Fuller's first full-length theatrical production was At Home With the Nixons in 1997, and for its upcoming revival he directs Cordier, Cram, Mason, Eammon Glennon and Anthony Melita. After its run at the Top Shelf, Nixons will play at the New York Fringe Festival, a 12-day celebration of more than 100 emerging theater and performing arts companies from around the world.
Fuller's The Odyssey of Modesty Forth played the Fringe Fest in 1999, and the playwright subscribes to the event's commitment to original, unconventional plays. "To me, the role of original material in theater should be the same as in music or film. In music, if you're in a cover band, you're a hack." The notion of restaging and reinterpreting classic work bores him. "It's fun to rewind a good movie or to hear a good story again, but I would consider it a nightmare to do the same set of plays over and over."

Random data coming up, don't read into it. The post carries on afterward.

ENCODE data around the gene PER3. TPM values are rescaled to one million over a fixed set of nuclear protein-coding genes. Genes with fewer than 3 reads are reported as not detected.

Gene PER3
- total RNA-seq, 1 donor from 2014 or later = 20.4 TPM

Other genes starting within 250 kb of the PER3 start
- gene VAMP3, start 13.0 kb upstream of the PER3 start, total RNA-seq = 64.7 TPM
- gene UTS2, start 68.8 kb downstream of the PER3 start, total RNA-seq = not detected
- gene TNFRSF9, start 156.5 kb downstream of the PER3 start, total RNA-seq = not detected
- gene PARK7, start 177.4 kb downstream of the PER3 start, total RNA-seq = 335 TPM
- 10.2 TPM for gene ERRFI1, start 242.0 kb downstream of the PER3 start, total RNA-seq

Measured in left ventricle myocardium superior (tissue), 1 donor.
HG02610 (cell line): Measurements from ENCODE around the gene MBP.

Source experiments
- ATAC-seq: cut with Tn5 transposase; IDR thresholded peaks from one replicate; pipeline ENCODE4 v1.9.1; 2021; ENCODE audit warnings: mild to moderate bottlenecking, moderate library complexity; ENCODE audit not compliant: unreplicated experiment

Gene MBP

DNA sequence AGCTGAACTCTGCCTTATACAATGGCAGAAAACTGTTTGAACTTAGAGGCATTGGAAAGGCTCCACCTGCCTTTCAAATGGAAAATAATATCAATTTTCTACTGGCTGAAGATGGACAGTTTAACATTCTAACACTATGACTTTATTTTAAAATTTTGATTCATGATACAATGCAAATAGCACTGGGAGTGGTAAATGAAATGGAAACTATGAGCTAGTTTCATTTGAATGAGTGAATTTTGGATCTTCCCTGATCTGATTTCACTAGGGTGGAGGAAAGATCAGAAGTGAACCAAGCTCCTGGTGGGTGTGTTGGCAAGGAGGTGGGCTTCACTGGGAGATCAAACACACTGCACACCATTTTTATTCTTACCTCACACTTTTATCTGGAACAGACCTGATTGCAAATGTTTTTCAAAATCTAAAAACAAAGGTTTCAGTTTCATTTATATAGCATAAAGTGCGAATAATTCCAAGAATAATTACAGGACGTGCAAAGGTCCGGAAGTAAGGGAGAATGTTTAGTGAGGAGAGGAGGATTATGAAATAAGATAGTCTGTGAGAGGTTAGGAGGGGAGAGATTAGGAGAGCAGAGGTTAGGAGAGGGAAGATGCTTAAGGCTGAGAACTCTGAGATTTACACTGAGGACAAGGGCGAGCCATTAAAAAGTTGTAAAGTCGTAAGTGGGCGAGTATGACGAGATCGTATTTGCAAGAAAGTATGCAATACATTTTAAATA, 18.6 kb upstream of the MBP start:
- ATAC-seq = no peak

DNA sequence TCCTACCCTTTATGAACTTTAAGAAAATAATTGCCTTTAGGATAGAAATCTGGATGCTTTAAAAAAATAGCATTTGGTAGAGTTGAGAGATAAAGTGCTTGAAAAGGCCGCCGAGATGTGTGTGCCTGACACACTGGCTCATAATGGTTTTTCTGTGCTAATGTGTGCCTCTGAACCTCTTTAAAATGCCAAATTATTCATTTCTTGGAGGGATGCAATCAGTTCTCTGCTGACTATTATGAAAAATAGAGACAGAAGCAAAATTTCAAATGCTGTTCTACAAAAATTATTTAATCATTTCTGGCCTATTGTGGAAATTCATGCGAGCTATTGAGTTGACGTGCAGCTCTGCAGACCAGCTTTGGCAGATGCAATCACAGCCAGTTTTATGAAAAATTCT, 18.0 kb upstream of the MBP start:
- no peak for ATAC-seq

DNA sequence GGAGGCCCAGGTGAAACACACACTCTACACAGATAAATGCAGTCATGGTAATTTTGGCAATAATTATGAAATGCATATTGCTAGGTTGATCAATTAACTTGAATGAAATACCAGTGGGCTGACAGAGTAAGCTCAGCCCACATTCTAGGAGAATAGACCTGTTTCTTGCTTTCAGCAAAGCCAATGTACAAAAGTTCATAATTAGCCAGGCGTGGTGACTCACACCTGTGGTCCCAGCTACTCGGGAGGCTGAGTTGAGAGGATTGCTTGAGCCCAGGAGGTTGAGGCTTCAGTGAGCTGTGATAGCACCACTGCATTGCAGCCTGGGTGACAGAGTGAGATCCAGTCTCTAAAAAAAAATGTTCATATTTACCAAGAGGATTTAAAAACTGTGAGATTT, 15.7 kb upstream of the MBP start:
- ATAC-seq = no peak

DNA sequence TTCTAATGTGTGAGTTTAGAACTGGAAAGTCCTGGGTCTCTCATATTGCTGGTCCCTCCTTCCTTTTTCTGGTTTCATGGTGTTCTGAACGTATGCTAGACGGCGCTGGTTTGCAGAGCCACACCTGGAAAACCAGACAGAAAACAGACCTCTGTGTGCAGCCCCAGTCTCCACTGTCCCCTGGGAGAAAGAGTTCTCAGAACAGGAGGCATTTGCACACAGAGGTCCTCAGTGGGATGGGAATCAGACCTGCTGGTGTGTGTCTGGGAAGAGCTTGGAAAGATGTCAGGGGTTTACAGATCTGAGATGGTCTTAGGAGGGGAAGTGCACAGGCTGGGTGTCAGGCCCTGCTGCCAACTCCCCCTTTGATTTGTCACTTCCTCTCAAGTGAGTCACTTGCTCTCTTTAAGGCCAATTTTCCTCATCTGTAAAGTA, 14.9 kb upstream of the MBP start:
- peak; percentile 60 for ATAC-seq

Fuller claims that the opportunities of the New York theater scene mean nothing to him. "Atlanta's best hope to have an original playwright who doesn't move to New York is Ian L. Fuller," he says, blending pride and irony. He currently works as a box mover for DeKalb Medical Center and enjoys the spare time the job allows. "I write about four plays a year and have a library of 15-and-a-half -- nine of which are world-class, in my humble opinion," he says. "I like to think that my style is an amalgam of Peter Brook, Bertolt Brecht and Artaud. Only not rich and famous."